Maintaining and Troubleshooting LVM/JFS volumes

  1. Maintenance of LVM/JFS volumes


      JFS structures data so that the files and data are even less susceptible to degradation resulting from fragmentation than HPFS drives. However all drives should be "defragged" once in a while. The Defragfs command is provided to perform this task with JFS drives. The format of the defragfs command is:

      DEFRAGFS [/Q] Drive
      specifies query only. The disk is not changed.
      is the target drive, including the colon.

      Note: Drive must be Unmounted to use this command.


      This command allows you to expand a JFS filesystem by filling the partition in which it resides, instead of expanding the LVM volume. The syntax of this command is given below:

      EXTENDFS /LS:<size_in_megs> drive
      is the new size of the journalling log. This parameter is optional.
      is the drive on which the operation is to be performed.
  2. Troubleshooting LVM/FS volumes

    1. If your problem consist of simply recovering a file that has been accidentally deleted, or not accessing a JFS volume (e.g. CHKDSK hangs), your best bet is to run the program jrescuer or jrescuerJune, available on Hobbes or on

      1. I have successfully used jrescuer once in the past. As with any undelete program, the sooner you run the program after the deletion took place, the more likely you are to be successful. Writes to the drive in question also greatly reduce the chances of successful recovery.

      2. Jrescuer is especially helpful if, due to an error, you are unable to mount the drive.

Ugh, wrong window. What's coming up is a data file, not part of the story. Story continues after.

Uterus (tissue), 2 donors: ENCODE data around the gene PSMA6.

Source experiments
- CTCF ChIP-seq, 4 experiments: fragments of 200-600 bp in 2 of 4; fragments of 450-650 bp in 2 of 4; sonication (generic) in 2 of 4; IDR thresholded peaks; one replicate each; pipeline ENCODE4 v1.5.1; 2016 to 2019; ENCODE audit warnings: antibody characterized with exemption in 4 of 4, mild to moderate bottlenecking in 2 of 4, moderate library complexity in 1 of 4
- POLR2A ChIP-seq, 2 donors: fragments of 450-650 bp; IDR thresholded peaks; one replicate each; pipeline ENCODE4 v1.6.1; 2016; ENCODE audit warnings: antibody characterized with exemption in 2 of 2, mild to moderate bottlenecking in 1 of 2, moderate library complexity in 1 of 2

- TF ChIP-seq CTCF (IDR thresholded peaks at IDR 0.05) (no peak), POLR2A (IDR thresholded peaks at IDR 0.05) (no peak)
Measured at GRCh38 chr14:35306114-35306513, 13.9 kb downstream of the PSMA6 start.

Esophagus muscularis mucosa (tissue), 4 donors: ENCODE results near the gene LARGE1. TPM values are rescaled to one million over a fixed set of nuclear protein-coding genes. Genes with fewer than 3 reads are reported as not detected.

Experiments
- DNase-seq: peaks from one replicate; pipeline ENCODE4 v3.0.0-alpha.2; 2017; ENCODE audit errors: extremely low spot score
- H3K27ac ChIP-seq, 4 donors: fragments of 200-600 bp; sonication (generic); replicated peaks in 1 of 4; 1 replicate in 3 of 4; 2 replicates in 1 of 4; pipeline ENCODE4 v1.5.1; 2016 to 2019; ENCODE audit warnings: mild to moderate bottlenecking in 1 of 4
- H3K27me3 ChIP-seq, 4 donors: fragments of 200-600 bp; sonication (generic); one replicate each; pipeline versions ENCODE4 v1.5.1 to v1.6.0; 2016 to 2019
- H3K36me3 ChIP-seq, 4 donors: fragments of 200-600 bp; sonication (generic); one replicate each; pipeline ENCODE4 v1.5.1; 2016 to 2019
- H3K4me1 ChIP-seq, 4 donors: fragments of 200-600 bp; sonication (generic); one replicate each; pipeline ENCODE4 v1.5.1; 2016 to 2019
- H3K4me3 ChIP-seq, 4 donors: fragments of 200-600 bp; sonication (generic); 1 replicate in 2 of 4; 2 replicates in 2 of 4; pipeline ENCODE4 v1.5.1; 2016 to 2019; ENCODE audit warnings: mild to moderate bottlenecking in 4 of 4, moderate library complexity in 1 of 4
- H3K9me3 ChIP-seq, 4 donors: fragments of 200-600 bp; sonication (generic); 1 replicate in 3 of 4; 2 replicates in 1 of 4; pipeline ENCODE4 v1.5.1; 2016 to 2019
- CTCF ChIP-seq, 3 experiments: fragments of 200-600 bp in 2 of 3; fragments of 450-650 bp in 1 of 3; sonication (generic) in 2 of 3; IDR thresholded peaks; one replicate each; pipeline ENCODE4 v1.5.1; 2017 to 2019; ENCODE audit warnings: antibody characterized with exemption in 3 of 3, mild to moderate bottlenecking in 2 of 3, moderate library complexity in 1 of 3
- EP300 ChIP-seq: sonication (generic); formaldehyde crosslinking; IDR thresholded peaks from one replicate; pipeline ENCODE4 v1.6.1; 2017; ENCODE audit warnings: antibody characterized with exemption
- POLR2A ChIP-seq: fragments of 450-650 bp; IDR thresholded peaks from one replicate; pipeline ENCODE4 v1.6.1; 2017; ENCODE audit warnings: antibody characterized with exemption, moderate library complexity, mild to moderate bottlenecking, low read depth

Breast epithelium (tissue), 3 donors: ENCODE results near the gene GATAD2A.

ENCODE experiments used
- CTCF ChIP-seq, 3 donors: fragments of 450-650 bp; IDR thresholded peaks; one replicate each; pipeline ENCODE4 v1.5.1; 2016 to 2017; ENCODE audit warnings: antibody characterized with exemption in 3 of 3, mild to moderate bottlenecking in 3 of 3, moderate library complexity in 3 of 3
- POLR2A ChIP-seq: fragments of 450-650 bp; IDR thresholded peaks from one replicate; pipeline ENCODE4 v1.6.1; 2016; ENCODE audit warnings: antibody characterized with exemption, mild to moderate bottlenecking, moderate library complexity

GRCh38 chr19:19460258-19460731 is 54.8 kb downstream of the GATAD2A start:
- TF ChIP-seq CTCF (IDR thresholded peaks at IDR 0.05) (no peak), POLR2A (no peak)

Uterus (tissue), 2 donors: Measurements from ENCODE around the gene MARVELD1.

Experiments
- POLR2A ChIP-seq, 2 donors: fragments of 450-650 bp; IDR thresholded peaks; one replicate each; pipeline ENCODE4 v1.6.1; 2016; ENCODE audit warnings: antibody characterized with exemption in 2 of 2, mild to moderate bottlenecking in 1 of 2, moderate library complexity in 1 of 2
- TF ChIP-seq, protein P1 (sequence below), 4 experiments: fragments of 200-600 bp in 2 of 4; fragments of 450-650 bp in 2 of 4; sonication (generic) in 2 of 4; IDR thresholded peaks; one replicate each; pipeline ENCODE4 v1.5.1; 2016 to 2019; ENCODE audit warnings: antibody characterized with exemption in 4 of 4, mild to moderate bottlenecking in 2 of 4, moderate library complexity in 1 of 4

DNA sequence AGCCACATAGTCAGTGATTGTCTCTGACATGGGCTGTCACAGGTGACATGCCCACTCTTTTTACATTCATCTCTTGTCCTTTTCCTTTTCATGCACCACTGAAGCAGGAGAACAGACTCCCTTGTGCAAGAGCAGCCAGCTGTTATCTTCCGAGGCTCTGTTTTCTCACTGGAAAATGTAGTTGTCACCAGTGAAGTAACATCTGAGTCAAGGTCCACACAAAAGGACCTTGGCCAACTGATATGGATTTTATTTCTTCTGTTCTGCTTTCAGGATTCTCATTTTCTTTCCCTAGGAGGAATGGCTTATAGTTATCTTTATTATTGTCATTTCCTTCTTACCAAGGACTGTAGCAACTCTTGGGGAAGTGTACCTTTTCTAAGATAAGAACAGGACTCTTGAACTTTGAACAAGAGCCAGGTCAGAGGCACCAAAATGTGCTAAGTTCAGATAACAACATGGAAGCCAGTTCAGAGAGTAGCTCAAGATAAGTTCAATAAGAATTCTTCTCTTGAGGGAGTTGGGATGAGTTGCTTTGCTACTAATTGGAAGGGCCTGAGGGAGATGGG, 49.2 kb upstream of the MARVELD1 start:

3. Both jrescuer and jrescuerJune are shareware. However, If you have paid the registration fee for jrescuer, you can get jrescuerJune at no extra cost.

    2. If the system is not behaving correctly on a particular volume, but there are no error messages, you should run CHKDSK with the "/F" parameter. For JFS, the CHKDSK calls a separate program to check JFS thoroughly and in a manner unique to JFS. For this to work properly, make sure the problem drive is not "mounted" (i.e., not in use).

    3. "The partition table may be corrupt" problem.

      1. I seem to run into this problem quite often. Hopefully my experience can help you if and when you encounter it.

        You know you have this problem when the message, "The partition table on Drive x may be corrupt", is displayed when starting any of the eCS utilities that set the LVM information.² That message may not be technically correct. The term "partition table" in that message seems to refer to both the traditional partition table and the LVM information, which is not stored in the actual partition table. LVM disk systems store the information related to LVM volumes in the "reserved block" of the filesystem.³ If that information is corrupt, it causes the same error message as an actual partition table problem.

      2. The first thing to do is to start LVM.EXE and ignore any error messages. Without making any changes, press <F3> and select "Save to disk and exit." This activates a procedure in LVM that corrects some errors in the LVM information.

      3. If that does not work, you must determine which of the two situations described in paragraph B.3.a in this section (i.e., bad partition table or bad LVM information) is causing the error message. The best way I have found to do so consists of the following steps.

        1. See if your files can be read (do not write!) by regular programs. FileStar and CSSDIR make especially good candidates for doing this because they offer more information than the straight system programs, but normally are read-only utilities.